"In addition, many bird species are valuable environmental indicators, warning us of impending environmental problems."

The report identifies habitat loss as having the most serious impact on bird life.

Youth says deforestation rates of between 50,000 and 170,000 square kilometers (roughly 20,000 to 65,000 square miles, or from slightly smaller than West Virginia to larger than Florida) per year are putting 85 percent of the world's most threatened bird species at risk.

Agriculture is also blamed. Almost half the land area of Europe is now farmed, much of it intensively. Youth says modern farming methods limit nesting opportunities, remove cover, and reduce food availability.

Bustard Decline

Europe's most prominent victim is its largest bird, the great bustard.

In the 18th century, Englishman Oliver Goldsmith wrote: "It was once much more numerous than at present; but the increased cultivation of the country, and the extreme delicacy of its flesh, has greatly thinned the species; so that a time may come when it may be doubted whether ever so large a bird was bred among us."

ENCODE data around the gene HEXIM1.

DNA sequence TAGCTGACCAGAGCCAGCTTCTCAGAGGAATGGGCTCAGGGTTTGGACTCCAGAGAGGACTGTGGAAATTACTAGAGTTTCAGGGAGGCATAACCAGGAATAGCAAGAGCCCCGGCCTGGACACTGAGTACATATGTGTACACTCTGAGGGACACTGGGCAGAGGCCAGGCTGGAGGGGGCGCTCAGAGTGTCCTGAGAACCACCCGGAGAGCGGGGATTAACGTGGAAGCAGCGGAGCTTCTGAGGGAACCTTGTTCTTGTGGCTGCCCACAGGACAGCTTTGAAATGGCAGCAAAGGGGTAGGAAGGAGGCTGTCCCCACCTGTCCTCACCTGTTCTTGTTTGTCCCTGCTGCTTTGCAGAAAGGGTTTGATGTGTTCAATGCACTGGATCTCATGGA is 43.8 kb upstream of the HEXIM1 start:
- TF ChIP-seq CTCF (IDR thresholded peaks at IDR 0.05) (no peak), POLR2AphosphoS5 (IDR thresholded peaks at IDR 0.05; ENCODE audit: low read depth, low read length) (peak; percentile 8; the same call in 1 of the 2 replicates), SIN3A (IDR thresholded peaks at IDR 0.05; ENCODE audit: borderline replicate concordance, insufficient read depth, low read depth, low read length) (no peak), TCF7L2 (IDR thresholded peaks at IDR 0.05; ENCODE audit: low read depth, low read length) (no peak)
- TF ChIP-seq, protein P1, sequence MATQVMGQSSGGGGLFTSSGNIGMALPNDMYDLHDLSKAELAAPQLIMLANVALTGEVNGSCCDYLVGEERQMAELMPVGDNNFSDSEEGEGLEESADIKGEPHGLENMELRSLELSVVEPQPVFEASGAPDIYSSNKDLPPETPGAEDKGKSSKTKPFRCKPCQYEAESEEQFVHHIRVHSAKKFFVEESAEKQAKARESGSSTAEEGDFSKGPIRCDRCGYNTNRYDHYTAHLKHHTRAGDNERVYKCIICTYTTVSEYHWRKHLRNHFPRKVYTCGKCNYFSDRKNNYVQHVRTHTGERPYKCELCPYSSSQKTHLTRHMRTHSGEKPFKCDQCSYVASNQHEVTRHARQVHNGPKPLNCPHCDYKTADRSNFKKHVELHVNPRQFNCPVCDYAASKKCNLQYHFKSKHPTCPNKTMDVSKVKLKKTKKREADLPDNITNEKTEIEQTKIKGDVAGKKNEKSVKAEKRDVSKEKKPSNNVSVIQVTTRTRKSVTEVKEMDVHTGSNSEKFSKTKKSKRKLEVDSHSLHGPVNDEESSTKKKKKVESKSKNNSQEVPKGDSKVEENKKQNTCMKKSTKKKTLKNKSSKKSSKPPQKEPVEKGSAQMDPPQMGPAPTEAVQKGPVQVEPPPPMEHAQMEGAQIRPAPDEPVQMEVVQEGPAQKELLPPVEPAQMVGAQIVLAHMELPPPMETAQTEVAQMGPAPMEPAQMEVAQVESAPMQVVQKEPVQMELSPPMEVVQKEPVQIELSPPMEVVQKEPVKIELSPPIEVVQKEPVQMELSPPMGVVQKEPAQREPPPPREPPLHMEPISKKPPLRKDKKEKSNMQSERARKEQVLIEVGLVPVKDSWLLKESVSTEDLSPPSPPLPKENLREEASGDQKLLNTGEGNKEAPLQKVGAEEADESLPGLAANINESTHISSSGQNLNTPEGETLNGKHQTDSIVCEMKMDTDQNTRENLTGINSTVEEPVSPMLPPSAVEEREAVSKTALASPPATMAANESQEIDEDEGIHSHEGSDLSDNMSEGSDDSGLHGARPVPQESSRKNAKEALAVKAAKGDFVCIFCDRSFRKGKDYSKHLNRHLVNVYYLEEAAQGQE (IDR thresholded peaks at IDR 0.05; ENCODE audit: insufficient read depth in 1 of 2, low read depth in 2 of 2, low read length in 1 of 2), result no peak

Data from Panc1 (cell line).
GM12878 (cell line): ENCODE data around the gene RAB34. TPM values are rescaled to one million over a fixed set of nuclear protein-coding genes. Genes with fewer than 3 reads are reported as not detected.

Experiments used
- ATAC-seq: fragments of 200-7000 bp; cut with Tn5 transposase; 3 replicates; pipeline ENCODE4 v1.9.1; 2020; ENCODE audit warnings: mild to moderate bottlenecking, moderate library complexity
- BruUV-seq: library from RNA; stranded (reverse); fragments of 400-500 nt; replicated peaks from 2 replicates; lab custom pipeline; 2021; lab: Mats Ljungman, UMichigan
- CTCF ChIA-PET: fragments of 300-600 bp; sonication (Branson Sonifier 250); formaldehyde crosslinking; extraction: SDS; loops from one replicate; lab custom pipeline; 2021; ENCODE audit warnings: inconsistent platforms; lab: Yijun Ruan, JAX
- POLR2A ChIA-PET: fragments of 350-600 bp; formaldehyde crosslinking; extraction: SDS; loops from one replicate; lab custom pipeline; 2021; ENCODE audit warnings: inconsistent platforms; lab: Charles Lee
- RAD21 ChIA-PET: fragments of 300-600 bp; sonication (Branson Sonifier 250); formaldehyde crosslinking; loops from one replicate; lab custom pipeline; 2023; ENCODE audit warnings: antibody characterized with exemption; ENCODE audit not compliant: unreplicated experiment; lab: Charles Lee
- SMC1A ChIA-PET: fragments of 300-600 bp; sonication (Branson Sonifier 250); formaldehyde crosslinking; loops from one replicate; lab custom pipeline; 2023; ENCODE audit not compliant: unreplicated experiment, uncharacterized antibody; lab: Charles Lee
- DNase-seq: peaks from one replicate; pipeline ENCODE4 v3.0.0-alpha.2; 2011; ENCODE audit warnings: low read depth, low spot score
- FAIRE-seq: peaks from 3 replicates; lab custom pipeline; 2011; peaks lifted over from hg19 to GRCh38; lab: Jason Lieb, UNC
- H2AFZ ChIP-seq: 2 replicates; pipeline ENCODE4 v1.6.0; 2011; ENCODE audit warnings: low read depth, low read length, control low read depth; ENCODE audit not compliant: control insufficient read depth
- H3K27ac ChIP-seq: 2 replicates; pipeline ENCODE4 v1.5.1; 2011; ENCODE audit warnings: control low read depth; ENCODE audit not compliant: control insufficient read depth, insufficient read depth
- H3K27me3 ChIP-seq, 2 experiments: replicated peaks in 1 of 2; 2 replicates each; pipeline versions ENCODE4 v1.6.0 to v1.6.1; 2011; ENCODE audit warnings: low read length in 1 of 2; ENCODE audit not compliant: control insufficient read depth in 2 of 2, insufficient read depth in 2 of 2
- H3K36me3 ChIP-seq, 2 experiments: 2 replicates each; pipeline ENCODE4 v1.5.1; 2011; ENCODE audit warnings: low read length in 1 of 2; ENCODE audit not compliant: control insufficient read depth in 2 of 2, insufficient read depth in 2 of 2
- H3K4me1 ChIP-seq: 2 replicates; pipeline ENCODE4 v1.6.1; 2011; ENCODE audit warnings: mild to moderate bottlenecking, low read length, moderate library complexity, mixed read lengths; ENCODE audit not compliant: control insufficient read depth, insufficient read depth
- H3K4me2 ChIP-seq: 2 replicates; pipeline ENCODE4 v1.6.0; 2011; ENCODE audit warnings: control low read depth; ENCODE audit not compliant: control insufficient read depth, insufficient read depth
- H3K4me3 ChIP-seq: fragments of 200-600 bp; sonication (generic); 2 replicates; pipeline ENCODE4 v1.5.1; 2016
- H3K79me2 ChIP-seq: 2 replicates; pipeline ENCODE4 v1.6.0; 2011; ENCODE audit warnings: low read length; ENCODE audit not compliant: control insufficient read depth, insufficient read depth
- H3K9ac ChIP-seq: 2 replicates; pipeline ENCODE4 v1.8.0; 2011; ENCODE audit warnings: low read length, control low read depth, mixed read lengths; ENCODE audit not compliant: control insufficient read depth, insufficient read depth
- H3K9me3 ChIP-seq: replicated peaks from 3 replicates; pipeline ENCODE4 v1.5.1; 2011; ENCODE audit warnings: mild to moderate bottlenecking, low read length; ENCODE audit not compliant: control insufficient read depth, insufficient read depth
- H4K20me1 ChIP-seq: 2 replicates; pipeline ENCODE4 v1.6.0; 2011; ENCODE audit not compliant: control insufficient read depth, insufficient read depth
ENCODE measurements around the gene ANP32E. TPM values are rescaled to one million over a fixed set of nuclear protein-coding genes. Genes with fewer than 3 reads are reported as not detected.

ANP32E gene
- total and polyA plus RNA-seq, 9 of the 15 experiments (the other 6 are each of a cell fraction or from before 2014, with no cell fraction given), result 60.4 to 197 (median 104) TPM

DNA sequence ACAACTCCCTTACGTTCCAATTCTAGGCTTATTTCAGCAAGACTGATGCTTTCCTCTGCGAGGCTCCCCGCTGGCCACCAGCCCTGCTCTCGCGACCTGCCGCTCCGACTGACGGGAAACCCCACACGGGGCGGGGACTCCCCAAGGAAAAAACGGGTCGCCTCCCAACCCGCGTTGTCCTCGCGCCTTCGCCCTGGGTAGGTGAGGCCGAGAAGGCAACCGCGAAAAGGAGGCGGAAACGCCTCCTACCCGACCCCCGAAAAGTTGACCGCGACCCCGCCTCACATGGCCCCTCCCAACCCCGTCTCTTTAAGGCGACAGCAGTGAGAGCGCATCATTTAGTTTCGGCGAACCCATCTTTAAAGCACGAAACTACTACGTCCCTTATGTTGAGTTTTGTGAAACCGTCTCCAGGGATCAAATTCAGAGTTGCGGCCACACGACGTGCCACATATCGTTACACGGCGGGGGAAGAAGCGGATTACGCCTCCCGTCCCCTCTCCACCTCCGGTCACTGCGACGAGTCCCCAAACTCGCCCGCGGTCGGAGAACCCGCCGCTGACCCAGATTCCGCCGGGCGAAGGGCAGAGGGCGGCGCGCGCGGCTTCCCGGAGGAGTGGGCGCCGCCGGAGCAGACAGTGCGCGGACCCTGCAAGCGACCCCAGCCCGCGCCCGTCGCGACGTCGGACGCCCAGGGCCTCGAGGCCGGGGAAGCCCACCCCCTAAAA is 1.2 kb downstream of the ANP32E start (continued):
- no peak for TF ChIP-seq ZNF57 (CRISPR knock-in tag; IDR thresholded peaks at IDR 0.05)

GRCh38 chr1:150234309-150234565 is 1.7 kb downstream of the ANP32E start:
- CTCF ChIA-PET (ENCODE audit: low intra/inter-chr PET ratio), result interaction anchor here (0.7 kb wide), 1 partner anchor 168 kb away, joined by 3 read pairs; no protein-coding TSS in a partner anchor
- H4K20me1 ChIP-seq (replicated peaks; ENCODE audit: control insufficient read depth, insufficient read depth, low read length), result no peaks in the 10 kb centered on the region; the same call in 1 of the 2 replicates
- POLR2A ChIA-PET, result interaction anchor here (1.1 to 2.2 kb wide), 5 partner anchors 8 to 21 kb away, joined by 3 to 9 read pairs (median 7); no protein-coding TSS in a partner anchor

His gloomy prediction proved accurate. By the mid 19th century the great bustard was extinct in Britain. In the rest of Europe its distribution is greatly diminished.

The disappearance of native birds is often heralded by the arrival of alien animals, says Youth.

The dangers of such introductions—both deliberate and accidental—are evident on remote islands. Having evolved over hundreds of thousands of years to suit the conditions of their isolated homes, many island birds are ill-equipped to cope with outsider competitors or predators.